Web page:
Ethylene Oxide - ChemicalSafetyFacts.org

Ethylene Oxide

Ethylene oxide is a versatile compound used in the production of other chemicals for a variety of industrial applications and everyday consumer products, including household cleaners, personal care items and fabrics and textiles.

A small but important use of ethylene oxide is the sterilization of medical equipment, including the sterilization of personal protective equipment used by doctors and hospitals across the country.  It is estimated that ethylene oxide sterilizes 20 billion medical devices each year, helping to prevent disease and infection.

Uses & Benefits

Consumer Applications

Most ethylene oxide is used as an intermediate in the production of other chemicals used to manufacture products, such as fabrics for clothes, upholstery, carpet and pillows. It is used to produce ethylene glycols for engine antifreeze that keeps our automobiles performing. Other ethylene oxide derivatives are used in household cleaners and personal care items such as cosmetics and shampoos.

Medical Applications

Ethylene oxide sterilization processes can sanitize medical and pharmaceutical products that cannot support conventional, high-temperature steam sterilization procedures. Delicate, heat-sensitive medical devices that incorporate plastics and electronics could be warped or otherwise damaged by steam sterilization. A low-temperature sterilizer, ethylene oxide gas will not damage these types of medical devices.

Ethylene oxide also is used to sterilize other healthcare products, such as bandages and ointments, reducing potential damage to the product that may occur from other means of sterilization. Approximately 50 percent of medical supplies are sterilized with ethylene oxide, making it critical to the U.S. healthcare industry.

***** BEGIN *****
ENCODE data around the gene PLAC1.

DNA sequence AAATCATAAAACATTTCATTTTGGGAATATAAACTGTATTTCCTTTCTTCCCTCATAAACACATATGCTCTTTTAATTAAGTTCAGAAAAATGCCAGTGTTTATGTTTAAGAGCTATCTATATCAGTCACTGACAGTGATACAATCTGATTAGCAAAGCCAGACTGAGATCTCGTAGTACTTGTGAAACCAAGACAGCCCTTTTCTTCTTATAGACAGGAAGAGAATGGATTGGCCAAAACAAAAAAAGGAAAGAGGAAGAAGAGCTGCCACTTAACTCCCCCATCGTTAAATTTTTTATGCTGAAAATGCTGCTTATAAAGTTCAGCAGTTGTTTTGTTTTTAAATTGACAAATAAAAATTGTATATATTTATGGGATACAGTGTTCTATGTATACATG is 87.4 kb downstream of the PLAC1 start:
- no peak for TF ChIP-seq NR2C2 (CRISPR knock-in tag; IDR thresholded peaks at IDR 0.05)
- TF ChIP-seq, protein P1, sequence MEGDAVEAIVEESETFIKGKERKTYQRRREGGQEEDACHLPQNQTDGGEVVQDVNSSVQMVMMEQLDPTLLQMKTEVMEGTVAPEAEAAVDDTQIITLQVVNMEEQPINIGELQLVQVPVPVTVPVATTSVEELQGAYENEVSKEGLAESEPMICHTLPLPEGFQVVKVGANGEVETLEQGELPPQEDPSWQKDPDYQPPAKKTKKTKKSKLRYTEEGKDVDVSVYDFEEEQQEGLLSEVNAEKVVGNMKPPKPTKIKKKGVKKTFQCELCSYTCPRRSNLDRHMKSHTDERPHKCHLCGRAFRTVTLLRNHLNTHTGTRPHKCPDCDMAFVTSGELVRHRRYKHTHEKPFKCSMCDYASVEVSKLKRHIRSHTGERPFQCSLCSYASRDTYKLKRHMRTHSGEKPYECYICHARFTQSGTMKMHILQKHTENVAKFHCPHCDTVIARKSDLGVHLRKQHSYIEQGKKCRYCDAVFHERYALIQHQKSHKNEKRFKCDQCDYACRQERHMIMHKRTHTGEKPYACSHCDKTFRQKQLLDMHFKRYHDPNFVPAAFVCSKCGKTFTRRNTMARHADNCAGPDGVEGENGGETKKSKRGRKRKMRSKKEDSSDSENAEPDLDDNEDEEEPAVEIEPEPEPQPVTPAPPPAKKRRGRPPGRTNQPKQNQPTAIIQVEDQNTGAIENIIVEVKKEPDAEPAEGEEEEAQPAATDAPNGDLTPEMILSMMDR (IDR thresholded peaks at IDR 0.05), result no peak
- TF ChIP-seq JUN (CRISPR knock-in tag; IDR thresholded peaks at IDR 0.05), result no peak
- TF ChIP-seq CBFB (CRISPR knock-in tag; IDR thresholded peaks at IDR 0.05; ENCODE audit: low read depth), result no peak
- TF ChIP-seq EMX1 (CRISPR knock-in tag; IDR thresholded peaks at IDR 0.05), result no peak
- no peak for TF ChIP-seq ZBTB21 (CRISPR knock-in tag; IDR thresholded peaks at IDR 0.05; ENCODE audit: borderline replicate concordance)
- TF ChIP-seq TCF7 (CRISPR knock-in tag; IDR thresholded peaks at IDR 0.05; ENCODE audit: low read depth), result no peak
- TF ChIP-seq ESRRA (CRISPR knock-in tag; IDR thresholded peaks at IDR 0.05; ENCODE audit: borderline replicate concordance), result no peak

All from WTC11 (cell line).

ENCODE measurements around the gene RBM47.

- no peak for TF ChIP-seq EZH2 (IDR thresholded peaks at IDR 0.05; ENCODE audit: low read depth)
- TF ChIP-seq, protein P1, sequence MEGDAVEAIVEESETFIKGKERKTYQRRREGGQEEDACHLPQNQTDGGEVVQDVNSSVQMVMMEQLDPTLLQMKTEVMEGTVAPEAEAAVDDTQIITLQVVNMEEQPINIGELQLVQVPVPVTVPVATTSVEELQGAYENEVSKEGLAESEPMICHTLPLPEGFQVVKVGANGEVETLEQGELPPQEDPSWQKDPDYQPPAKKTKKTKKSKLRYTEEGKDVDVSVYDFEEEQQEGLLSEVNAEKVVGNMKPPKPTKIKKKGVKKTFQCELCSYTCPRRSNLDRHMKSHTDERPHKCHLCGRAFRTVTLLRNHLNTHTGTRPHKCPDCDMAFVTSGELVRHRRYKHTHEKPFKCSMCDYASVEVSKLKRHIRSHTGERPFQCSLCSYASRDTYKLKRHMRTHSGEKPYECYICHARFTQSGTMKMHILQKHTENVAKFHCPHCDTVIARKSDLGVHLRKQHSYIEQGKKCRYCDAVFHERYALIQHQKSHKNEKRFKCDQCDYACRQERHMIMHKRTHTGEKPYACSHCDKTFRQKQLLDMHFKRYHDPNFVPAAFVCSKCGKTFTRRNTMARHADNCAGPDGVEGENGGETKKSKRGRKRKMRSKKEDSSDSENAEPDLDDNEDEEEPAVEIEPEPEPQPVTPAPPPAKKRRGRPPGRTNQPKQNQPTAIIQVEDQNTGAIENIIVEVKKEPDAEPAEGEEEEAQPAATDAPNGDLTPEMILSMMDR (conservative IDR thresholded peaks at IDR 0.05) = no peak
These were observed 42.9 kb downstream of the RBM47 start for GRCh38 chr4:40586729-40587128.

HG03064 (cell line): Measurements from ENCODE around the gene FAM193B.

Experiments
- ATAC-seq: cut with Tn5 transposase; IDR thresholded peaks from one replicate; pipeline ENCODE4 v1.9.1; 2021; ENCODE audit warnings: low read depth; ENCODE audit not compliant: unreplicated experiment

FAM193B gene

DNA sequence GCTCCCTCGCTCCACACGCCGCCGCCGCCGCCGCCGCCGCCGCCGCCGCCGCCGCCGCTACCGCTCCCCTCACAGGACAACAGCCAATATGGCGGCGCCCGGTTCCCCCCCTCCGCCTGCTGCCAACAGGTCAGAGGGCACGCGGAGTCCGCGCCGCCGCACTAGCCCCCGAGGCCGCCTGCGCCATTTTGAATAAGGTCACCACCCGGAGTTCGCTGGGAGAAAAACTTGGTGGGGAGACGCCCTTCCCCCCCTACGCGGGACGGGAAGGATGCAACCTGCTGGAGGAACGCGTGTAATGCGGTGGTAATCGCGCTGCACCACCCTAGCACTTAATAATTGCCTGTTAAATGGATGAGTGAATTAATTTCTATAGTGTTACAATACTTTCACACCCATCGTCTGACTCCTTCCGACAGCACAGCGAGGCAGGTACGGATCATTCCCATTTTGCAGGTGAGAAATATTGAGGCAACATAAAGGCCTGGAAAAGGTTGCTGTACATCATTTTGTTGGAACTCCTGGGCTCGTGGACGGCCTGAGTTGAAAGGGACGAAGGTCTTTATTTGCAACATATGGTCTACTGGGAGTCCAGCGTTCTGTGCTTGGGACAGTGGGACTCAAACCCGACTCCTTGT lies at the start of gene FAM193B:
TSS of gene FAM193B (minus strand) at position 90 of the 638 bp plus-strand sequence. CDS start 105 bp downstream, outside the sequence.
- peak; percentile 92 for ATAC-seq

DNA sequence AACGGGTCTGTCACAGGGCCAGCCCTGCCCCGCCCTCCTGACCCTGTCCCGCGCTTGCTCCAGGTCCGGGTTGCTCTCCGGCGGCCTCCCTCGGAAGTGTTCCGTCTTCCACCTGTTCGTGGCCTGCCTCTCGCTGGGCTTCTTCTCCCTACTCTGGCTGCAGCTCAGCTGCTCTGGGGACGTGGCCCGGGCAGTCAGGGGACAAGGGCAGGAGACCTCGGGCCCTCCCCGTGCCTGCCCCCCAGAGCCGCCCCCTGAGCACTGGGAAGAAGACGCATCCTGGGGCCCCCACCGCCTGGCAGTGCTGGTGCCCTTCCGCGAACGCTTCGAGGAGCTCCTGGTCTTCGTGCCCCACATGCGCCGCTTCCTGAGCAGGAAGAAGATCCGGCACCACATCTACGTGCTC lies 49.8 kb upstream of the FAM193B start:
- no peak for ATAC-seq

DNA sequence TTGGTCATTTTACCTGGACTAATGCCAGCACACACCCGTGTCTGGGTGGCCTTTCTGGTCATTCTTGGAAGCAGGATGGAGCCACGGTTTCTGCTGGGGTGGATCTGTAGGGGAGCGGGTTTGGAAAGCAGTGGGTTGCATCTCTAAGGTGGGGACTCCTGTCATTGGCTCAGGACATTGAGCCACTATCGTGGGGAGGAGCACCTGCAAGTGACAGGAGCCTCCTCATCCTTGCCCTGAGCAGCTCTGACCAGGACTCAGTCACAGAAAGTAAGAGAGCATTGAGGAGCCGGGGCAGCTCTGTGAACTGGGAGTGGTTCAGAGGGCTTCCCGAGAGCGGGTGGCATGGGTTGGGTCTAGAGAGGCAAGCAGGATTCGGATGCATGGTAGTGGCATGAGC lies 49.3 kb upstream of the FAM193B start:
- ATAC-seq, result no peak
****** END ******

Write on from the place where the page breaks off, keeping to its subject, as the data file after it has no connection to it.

Industrial Applications

Ethylene glycol, which is derived from ethylene oxide, is used to manufacture fiberglass used in products ranging from jet skis to bathtubs to bowling balls, as well as polyethylene terephthalate (PET) plastic resin to make beverage containers and packaging film. Ethylene oxide derivatives are used as ingredients in industrial cleaners, heat transfer liquids, polyurethanes and plasticizers.

Safety Information

Ethylene Oxide Exposure

Any potential association between ethylene oxide and cancer is linked only to chronic exposure. There is minimal cancer risk for the general population because most people are not exposed to significant quantities of ethylene oxide.

The Occupational Safety and Health Administration’s (OSHA) ethylene oxide standard requires employers where ethylene oxide is present in the workplace to monitor employee exposure. Under OSHA’s ethylene oxide standard, employers must provide appropriate protective clothing and equipment to employees who may be exposed to ethylene oxide. The National Institute of Occupational Safety and Health and the American Conference of Governmental Industrial Hygenists also provide guidance for industrial exposure to ethylene oxide.

Regulations

Sources of ethylene oxide emissions to the atmosphere are regulated under EPA’s National Emission Standards for Hazardous Air Pollutants (NESHAP) rules. These standards require, among other things, installation of control devices to reduce emissions, emissions monitoring, performance testing, site-specific operating parameters, and continued reporting and recordkeeping. The 2014 EPA National Emissions Inventory (NEI) reported a downward trend in national ethylene oxide emissions for the industrial sector (from 716.49 tons per year in 2002 to 153.16 tons per year in 2014).